National Guard and Reserve Finally Get 'Veteran' Status
Until now, Guard and Reserve personnel were considered veterans only if they served in a federalized capacity for more than 179 days other than training. Even a reservist who attended regular training and drill for two decades, but never was federalized, could not claim to be a veteran. Now, Guard and Reserve members will be recognized as veterans if they serve honorably for 20 years.
The previous definition was long outdated, said retired Maj. Gen. Gus Hargett, president of the National Guard Association of the United States. "Many of those affected underwent arduous, even dangerous, training," Hargett said in a statement. "They helped win the Cold War. Others worked in direct support of those who did deploy."
And yet, Hargett said, the nation told them they were not veterans.
The status change does not provide an increase in veterans' benefits. It does, however, offer pride of identity.
"For so long, Guard and Reservists have known they have served, but they haven't known if they can call themselves veterans," John Goheen, NGAUS spokesman, told American Media Institute. "For certain members, this eliminates the doubt."
The revised definition is welcomed even by those who would qualify as a veteran under the previous definition.
"It's long overdue," said Chad Longell, an Army Reserve sergeant who has deployed multiple times, including to Iraq and Afghanistan. "It's a recognition by Congress of the commitment of the Guard and Reserve and the role we have played in the defense of the Republic."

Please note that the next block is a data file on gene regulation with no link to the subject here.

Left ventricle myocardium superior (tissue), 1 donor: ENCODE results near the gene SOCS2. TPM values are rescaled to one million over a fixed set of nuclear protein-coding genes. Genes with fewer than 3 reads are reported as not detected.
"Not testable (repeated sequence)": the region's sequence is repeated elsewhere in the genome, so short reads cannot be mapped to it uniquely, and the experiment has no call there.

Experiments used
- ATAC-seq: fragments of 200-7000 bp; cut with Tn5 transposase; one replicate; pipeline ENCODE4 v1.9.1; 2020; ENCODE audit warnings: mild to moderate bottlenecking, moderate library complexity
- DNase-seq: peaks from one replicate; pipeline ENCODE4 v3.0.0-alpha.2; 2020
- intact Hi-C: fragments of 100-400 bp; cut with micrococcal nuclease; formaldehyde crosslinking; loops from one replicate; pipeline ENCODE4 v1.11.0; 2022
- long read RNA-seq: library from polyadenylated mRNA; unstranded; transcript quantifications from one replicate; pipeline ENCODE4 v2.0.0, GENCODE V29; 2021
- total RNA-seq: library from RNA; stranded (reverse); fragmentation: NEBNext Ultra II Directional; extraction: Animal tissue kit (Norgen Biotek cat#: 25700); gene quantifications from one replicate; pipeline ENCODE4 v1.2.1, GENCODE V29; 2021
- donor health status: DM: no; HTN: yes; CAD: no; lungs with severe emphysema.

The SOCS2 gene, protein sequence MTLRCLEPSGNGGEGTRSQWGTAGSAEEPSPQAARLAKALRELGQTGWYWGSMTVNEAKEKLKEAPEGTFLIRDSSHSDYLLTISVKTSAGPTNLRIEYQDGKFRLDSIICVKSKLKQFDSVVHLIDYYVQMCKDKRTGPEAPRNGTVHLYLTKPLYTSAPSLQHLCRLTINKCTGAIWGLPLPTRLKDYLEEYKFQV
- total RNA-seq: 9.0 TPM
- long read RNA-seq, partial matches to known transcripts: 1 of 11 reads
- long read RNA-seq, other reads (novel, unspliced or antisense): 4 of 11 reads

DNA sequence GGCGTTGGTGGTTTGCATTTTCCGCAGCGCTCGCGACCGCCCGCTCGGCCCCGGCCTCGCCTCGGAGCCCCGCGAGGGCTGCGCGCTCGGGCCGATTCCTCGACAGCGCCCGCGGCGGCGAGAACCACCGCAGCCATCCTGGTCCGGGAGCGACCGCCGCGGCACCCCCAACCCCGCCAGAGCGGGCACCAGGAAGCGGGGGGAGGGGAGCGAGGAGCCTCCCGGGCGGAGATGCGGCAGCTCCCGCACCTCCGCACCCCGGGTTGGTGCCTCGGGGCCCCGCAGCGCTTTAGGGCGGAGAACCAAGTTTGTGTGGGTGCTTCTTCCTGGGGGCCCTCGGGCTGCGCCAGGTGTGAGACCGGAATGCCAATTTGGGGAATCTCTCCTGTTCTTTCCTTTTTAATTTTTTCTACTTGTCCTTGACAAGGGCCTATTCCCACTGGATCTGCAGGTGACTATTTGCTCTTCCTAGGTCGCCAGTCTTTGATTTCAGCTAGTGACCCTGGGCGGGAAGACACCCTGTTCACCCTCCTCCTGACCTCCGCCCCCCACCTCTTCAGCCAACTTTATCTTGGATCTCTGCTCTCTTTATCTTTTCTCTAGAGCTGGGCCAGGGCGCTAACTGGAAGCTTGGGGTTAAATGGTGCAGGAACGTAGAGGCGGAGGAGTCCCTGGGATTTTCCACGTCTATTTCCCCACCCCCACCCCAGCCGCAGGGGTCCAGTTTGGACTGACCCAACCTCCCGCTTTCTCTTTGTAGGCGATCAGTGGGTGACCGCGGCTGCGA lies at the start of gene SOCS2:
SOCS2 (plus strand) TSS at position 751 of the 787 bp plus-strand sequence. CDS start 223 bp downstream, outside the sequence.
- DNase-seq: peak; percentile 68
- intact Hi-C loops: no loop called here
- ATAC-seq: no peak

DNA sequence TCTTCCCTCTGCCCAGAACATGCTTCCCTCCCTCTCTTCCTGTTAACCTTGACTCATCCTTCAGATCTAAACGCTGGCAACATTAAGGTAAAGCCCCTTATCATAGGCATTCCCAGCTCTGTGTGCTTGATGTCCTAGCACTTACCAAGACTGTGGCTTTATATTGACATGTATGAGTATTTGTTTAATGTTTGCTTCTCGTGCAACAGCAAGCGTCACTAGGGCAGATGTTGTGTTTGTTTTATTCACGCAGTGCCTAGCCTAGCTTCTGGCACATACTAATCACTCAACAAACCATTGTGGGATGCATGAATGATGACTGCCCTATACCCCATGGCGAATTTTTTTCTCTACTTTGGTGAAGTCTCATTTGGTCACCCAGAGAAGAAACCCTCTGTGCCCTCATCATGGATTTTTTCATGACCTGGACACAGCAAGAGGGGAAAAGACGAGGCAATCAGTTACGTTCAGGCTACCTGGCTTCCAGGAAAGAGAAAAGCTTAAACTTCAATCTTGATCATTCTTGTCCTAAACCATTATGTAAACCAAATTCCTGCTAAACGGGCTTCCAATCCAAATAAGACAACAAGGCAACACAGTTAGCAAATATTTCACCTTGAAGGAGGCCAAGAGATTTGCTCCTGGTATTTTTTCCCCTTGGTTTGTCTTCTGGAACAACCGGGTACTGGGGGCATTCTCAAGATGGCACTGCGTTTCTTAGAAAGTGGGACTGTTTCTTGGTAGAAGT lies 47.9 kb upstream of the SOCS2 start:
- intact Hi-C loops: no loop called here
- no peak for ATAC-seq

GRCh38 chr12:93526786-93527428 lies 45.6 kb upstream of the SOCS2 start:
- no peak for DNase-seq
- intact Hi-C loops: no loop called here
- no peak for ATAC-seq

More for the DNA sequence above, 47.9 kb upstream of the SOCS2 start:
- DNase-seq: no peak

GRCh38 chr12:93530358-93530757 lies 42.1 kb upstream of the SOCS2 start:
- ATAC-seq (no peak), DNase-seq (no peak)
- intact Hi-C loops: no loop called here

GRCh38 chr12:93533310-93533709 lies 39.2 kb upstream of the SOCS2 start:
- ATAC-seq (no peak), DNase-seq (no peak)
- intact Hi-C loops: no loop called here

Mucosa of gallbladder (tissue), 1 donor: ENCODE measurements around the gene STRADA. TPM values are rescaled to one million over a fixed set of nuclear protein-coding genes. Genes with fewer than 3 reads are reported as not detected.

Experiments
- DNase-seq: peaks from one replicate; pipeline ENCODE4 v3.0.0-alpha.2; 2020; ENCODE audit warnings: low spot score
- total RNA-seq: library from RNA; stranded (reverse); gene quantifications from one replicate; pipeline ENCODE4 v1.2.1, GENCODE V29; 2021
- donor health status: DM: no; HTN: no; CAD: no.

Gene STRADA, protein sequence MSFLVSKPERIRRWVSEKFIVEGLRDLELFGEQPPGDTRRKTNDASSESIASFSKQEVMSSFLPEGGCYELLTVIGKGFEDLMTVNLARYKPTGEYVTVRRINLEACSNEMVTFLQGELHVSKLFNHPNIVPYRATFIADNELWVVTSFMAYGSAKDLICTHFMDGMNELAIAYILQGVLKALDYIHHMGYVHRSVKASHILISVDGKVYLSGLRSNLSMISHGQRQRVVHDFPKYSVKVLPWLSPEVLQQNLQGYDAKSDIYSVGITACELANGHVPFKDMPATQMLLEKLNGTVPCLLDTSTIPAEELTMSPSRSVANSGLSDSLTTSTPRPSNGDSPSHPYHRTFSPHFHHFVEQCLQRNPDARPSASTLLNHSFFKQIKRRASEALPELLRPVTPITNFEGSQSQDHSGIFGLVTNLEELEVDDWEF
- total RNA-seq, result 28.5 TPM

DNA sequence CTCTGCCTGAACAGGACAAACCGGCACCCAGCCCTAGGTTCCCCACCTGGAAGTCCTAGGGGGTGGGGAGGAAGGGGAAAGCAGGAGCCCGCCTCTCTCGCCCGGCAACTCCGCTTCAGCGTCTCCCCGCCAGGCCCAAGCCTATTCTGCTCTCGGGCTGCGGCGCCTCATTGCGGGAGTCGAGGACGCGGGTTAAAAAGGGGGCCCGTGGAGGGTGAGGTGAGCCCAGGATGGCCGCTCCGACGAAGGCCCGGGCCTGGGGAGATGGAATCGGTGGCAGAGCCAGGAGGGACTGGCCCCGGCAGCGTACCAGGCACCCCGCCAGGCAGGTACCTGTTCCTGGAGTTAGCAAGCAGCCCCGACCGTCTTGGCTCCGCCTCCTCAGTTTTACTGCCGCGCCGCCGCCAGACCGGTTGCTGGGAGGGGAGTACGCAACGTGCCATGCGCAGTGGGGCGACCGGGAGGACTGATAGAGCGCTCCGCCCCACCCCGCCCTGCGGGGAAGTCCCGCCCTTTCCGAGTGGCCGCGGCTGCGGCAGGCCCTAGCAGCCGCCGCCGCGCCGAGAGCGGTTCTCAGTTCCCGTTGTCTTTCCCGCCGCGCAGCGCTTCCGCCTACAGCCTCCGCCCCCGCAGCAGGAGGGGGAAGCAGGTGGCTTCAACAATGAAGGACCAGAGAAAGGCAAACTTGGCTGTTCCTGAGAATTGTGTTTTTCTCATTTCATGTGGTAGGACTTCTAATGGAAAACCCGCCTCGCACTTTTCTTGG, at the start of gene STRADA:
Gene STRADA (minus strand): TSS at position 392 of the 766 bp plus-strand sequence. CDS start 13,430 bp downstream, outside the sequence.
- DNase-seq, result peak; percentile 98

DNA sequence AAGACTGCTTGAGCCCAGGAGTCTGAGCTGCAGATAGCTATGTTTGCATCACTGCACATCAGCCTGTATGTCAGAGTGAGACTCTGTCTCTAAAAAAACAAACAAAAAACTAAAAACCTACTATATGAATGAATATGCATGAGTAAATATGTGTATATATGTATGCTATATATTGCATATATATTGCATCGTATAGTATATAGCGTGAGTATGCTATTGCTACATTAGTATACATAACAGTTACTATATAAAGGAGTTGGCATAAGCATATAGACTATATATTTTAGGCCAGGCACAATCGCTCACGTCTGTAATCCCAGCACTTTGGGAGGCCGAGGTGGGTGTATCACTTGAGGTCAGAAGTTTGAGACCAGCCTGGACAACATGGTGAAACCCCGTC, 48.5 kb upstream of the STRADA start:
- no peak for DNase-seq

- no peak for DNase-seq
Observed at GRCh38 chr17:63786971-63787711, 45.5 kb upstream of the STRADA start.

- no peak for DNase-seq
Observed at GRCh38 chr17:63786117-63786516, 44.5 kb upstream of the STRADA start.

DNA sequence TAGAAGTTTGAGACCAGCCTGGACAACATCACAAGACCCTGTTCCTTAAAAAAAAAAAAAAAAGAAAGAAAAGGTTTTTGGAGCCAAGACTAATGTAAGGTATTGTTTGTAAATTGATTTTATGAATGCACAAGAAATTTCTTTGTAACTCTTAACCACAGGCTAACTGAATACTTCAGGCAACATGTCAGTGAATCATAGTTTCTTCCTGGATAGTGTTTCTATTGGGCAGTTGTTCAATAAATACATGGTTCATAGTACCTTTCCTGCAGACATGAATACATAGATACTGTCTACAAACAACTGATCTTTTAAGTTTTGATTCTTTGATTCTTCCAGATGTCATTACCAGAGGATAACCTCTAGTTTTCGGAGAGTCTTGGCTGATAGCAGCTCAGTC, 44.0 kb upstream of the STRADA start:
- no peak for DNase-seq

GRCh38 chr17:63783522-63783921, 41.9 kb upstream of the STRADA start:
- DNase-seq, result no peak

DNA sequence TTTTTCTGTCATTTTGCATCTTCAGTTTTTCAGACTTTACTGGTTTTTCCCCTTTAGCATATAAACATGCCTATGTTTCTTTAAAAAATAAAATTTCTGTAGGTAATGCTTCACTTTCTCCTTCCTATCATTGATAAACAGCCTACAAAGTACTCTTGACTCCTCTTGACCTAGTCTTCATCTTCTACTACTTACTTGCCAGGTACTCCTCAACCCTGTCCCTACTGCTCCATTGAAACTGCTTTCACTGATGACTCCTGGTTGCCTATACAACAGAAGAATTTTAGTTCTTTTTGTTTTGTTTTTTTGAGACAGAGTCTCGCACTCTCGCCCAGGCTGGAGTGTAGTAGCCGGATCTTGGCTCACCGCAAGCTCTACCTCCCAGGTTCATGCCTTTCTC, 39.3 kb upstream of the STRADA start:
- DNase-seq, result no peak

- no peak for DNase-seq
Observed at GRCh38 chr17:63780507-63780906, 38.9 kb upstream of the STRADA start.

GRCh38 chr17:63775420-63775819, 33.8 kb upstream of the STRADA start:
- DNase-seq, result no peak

The new definition adds a measure of cache to troops who have found themselves on the receiving end of inter-component derision.
Active duty forces traditionally have referred to Guard and Reservists as "weekend warriors," because they live civilian lives and serve one weekend a month for drill, plus additional time for annual training.
The issue came to the fore in 2014, when then-Army Chief of Staff Gen. Ray Odierno told reporters that the Guard "capabilities are not interchangeable" with those of the active duty Army. The comment spawned a debate over a number of issues, including whether Odierno had insulted the Guard.
The new legislation takes a step toward removing perceived insults.
"Anyone who commits for 20 years to be ready to put their lives on the line for our country deserves the recognition of being called a veteran," Longell said.
The changes were approved in both the House and the Senate last year, Goheen said, but the two chambers did not use the same language in their respective bills.
"They worked it out and came up with a version everyone agreed on," Goheen said. "With no added cost to the government."
The measure was contained within the Miller-Blumenthal Veterans Health Care and Benefits Act, a comprehensive document that amends title 38 of the United States Code, pertaining to veterans' benefits.